On the Digital Couch.

Mental Health

Is the increasing number of ‘wellness apps’, ‘mindfulness apps’, or ‘counselling apps’ worrisome, or do they actually work?

As per a recent PwC report, mHealth or Mobile Health platforms are the future of Indian Medicine, wherein most diagnoses will be carried in a mobile device with a small additional attachment that can be bought from your local pharmacy. However, when it comes to mental health, we have reasons to believe that the future the report speaks of is already here. Given the stigma that mental health illness and its patients face in this country, it is not surprising to see that instead of properly trained psychologists and counsellors, we are turning to our mobile phones and the internet. And for a country like ours which has just recently started taking mental health with a little degree of seriousness, counselling apps tend to provide a point of entry into a still evolving, but thriving healthcare system.

Given the current lot of such apps, it seems that we need to be a little cautious. Mainly because one of the key elements when dealing with mental health, the human presence, is done away with because of these apps. Speaking on the importance of a properly trained counsellor at the beginning of the process, Pooja Nair, a psychotherapist practising in Mumbai says, “From the perspective of a client, not a patient, beginning the journey of healing and growth with a therapist would be of great value. A human’s touch offers much-needed validation and hope. The counsellor also has the advantage of responding to the individuality and uniqueness that each client brings with them, something an app is inadequate in.”  However, Sonia Puar, a professor in Clinical Psychology at Amity University believes that these apps are a great place to begin with. She says, “These apps inform the clients to seek help from professionals, if and when required. Self-management is the beginning of at least acknowledging that you need to change something, that there is something wrong, and this is what these apps are aimed at doing.”

Why exactly do counsellors recommend this app though? Nair believes that there are some key advantages that these apps offer over a conventional counselling session. “They can be accessed from the privacy of their homes, offices etc. Plus it's instant - a therapist can be available to a client only once a week, for an hour. And it's less expensive for sure. Some of these apps can be accessed for free. Therefore, it's convenient, private, and not prohibitively expensive, capable of addressing the immediacy of the distress.” Dr Gaurav Deka, a practising psychotherapist believes that even though these apps are not capable of dissecting, analysing and deciphering a mental health or an emotional health issue, they are great in accentuating or boosting the process of healing. He also believes that these apps are great for cases where medications are not necessary. “I am faced with so much of opposition, confusion, and sometimes doubt when I tell people that drugless therapy is possible - that their depression can go, that their anxiety or OCD can be eliminated.”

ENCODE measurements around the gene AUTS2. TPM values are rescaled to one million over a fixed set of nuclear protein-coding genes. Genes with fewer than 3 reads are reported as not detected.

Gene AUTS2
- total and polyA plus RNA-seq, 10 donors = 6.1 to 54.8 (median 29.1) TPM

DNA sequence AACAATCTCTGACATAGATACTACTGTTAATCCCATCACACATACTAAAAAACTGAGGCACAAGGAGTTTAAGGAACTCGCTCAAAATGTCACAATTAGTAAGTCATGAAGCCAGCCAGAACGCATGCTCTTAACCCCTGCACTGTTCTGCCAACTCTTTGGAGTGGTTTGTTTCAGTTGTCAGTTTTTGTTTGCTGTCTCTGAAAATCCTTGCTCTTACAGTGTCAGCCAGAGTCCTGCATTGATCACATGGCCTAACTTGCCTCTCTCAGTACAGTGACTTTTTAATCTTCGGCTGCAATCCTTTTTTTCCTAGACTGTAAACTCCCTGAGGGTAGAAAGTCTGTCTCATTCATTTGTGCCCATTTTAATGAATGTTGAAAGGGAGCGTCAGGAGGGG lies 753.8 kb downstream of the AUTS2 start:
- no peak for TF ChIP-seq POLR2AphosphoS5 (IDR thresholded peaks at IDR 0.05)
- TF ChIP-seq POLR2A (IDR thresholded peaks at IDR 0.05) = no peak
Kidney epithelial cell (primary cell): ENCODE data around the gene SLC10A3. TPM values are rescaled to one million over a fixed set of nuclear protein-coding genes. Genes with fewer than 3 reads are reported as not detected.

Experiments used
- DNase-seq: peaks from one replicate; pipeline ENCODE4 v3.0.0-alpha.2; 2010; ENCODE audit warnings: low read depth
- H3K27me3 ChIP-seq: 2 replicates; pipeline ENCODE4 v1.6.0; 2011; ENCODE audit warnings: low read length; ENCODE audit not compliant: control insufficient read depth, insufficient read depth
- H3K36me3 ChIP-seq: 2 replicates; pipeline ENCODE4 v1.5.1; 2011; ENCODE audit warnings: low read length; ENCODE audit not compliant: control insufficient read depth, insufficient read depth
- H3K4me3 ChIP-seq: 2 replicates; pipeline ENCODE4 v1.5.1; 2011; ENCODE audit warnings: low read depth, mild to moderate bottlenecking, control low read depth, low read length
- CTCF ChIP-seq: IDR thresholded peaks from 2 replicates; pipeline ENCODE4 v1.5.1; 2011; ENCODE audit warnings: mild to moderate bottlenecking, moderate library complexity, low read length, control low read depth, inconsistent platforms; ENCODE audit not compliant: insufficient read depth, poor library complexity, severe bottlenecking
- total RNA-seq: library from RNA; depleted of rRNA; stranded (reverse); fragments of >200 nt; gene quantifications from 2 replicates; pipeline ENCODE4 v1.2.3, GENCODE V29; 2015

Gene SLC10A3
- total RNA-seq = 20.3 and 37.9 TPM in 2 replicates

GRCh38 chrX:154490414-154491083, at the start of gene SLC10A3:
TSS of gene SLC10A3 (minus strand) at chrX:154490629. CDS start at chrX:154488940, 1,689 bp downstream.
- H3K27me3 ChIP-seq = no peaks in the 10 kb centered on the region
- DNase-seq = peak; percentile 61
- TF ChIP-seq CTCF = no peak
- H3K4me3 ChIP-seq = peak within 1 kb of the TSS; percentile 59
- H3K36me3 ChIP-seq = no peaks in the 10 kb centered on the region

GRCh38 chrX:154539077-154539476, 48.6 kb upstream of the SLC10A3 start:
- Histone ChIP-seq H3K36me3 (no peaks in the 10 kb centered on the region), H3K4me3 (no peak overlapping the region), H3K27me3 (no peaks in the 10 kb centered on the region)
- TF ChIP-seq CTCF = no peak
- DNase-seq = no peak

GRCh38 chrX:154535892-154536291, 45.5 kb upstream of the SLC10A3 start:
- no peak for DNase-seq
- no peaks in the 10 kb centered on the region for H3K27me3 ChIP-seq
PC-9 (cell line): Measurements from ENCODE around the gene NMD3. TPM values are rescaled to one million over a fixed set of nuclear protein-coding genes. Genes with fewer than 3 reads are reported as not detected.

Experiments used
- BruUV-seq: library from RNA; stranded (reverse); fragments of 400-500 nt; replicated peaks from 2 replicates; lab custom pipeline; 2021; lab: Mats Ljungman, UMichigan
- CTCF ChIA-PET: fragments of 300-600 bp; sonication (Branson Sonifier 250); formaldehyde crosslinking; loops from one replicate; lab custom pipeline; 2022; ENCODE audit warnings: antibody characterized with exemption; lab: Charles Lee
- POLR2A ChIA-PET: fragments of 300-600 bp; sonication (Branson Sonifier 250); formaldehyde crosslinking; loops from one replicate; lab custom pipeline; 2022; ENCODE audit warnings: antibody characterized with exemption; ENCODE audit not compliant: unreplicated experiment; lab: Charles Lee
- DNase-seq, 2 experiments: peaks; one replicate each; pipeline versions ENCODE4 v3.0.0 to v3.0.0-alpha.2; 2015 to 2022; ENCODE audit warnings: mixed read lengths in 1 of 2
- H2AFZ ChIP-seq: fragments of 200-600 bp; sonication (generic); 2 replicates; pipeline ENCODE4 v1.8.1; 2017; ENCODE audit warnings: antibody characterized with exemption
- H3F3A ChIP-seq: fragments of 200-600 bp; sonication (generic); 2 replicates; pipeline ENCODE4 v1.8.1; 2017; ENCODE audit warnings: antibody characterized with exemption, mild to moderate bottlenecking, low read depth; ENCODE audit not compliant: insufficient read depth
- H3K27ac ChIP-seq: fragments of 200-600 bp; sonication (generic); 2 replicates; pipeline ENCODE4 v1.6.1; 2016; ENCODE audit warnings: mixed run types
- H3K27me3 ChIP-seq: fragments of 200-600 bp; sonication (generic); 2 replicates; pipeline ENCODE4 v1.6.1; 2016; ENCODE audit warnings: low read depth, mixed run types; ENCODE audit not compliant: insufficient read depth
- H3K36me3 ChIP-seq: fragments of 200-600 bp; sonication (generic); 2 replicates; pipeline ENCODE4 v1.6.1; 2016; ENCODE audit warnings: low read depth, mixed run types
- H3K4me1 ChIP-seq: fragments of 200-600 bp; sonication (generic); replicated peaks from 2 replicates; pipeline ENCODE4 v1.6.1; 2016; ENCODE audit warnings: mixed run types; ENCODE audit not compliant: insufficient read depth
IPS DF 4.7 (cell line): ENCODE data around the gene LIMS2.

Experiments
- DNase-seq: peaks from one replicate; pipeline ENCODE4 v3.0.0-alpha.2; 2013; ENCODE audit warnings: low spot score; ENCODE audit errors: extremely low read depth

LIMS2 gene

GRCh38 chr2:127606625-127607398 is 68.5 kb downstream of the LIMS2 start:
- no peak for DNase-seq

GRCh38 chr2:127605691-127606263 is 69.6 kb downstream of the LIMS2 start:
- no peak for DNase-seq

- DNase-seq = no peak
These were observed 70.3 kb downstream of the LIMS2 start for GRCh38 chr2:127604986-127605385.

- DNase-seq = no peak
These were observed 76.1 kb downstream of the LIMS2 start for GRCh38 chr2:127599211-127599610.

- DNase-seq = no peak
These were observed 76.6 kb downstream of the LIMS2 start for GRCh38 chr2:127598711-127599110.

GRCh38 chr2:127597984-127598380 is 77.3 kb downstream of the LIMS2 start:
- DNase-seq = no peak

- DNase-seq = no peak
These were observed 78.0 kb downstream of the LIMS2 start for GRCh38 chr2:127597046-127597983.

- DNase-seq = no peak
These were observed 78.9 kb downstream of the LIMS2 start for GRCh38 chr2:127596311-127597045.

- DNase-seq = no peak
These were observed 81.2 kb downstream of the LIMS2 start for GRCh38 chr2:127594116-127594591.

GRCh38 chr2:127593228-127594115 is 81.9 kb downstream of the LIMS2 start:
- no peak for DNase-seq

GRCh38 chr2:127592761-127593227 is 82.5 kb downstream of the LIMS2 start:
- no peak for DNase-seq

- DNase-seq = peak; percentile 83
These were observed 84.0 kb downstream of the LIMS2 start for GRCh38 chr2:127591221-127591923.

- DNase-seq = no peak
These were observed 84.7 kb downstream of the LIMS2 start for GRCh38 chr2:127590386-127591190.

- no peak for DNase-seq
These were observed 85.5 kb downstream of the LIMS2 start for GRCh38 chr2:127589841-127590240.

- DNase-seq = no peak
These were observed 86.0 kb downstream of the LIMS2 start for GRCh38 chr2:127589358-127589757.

However, there are certain things one needs to be wary of. Dr Deka raised an issue that pertains to people’s behaviour when seeking treatment. He says – “These apps may even be dangerous at some point because most people are looking for either a diagnosis or a quick escape, either of the two when they start using these apps on their own.” Nair raises another valid question regarding the ethics of these apps. “Some of the red flags in the use of apps are about data privacy, confidentiality, lack of accountability in an already unregulated sector (that of mental health). How is one to ensure that ethical protocols will be followed, accountability maintained, and that counsellors available on such apps are properly and regularly properly trained?”

Professor Puar, though is completely confident of these apps. “The first step is education about the illness, and understanding of symptoms,” she says. “A detailed and comprehensive approach to such issues will only follow when a basic understanding is established. And this is what these apps help in achieving.”

It seems that such apps do work, but only when used in conjunction with a properly trained counsellor. Depending on the app alone is not feasible, as of yet. Dr Deka says “With a good AI app, certain cases may be taken care of. But for that, I feel the perfect and a wholesome algorithm is yet to be discovered.” He says he has often recommended apps like Headspace, Insight Timer, and Hear and Now to several of his patients, but only after explaining to them their issues, and the root of those issues. “However taking away a human therapist or replacing one is not something I am in for – at least for the next ten years.”